by Dr Richard Gaitskel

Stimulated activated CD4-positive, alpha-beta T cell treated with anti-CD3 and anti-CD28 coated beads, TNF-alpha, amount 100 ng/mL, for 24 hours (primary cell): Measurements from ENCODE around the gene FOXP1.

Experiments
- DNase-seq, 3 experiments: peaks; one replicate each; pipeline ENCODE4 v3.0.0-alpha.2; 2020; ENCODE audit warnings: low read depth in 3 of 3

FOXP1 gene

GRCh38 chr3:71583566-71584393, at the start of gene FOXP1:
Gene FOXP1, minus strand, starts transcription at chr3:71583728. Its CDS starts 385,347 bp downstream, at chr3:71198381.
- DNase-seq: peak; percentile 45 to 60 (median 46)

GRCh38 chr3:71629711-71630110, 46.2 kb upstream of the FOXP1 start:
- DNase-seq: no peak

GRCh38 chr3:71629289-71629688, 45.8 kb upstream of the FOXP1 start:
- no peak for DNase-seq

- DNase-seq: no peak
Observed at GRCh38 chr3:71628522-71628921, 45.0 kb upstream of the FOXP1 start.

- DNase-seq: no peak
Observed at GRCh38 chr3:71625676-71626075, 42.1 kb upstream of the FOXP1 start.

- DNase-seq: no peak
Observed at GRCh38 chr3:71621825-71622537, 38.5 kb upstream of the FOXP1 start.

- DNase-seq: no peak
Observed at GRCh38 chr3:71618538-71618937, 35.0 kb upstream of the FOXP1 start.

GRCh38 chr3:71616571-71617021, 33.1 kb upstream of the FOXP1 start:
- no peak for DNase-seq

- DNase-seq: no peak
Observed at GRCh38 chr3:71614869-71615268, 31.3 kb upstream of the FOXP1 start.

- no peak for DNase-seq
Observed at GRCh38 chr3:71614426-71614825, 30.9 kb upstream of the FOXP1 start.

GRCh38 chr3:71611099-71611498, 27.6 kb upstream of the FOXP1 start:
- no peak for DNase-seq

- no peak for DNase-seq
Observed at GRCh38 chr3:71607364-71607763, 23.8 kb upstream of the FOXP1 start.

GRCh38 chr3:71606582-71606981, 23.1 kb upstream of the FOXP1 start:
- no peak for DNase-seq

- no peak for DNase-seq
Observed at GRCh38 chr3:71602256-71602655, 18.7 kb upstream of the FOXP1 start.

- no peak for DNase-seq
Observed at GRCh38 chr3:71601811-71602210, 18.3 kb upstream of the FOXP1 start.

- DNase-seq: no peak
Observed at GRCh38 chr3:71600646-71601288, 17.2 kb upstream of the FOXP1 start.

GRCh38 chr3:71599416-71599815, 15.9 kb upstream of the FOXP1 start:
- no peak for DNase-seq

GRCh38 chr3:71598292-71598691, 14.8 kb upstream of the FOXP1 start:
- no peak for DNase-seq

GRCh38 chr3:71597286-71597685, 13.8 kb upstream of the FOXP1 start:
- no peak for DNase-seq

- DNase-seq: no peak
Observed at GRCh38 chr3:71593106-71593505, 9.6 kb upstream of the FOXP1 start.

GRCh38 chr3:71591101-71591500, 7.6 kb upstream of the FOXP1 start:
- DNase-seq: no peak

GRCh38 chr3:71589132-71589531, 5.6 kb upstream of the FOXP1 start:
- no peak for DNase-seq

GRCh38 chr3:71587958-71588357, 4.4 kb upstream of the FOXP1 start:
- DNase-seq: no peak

Particle dark matter is thought to be the overwhelming majority of the matter in the Universe. Its gravitational contribution overwhelms that from the ordinary matter that we, the earth and the stars, are composed of. However, we still have no convincing direct evidence for the existence of particle dark matter. This may soon change... I will discuss the LUX Experiment which has world leading results in the search for WIMPs (weakly interacting massive particles). LUX is a 350 kg liquid Xe time projection chamber, and is operating underground at the Sanford Lab, Homestake, SD. I will also discuss LZ the next generation 8 tonne liquid Xe detector, progeny of LUX and ZEPLIN, that will be constructed and then operated at Sanford Lab, scheduled to first take data in 2019. In order to be confident that we are directly detecting dark matter, and not misidentifying backgrounds, we need to understand the response of our detectors. The field is littered with many false detections. I will discuss some of the novel techniques that LUX has developed to better calibrate the detector response. This will include a description of the novel calibration of nuclear recoils (NR) in liquid xenon (LXe) performed in situ in the LUX detector using mono-energetic 2.45 MeV neutrons produced by a D-D neutron generator. This technique was used to measure the NR charge yield in LXe (Qy) to <1 keV recoil energy with an absolute determination of the deposited energy. The LUX result is a factor of lower in energy compared to any other previous measurement in the field, and provides a significant improvement in calibration uncertainties. Strategies for extending this calibration technique to even lower energies and smaller uncertainties will be discussed. This has a significant impact on LUX's ability to look for low mass WIMPs.